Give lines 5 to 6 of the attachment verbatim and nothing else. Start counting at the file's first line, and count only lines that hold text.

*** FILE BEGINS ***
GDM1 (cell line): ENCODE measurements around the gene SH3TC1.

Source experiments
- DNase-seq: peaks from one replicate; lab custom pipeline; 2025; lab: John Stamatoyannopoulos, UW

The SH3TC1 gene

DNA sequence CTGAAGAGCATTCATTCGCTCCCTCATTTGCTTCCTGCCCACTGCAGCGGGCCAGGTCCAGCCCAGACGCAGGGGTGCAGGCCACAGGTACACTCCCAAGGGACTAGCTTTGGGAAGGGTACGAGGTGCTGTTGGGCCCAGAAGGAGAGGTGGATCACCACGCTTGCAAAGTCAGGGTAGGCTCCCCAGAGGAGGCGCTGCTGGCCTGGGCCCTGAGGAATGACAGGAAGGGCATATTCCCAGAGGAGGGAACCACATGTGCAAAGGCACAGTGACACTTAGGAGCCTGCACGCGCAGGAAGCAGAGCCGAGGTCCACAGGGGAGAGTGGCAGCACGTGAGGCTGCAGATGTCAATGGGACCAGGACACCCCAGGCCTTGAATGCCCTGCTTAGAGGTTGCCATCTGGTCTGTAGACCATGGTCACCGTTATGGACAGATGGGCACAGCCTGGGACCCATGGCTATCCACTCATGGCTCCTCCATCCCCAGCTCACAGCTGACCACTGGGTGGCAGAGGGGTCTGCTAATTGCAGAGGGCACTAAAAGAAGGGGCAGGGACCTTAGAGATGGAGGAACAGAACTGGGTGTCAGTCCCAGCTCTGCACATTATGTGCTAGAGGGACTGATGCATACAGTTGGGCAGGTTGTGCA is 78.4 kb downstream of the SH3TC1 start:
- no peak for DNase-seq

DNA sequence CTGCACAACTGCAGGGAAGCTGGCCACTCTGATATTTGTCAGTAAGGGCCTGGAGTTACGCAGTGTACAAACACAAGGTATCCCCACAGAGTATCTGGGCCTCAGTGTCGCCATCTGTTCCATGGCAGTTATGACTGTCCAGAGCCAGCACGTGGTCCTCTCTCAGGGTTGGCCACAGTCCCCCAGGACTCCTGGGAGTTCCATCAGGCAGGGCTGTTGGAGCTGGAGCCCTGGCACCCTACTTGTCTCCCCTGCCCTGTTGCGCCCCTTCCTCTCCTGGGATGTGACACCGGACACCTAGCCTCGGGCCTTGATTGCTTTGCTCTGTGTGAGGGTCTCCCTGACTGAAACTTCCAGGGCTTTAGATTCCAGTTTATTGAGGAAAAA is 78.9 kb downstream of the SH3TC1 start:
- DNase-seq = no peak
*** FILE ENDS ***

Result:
DNA sequence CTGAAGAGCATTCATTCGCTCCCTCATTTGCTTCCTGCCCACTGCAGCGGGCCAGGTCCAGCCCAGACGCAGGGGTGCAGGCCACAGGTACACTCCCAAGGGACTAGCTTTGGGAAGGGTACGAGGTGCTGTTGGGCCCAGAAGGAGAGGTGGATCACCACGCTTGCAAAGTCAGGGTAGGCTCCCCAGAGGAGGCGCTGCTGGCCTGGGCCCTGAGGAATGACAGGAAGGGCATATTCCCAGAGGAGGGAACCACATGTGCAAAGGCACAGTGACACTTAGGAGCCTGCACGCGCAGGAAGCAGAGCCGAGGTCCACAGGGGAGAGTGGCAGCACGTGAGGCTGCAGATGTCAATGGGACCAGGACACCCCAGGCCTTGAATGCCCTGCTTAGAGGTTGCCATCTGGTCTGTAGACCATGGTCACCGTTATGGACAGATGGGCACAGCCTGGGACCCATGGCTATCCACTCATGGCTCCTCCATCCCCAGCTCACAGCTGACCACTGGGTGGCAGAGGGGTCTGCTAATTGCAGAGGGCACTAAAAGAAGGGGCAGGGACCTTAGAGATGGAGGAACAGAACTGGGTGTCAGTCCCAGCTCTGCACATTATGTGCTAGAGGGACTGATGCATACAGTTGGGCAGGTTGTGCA is 78.4 kb downstream of the SH3TC1 start:
- no peak for DNase-seq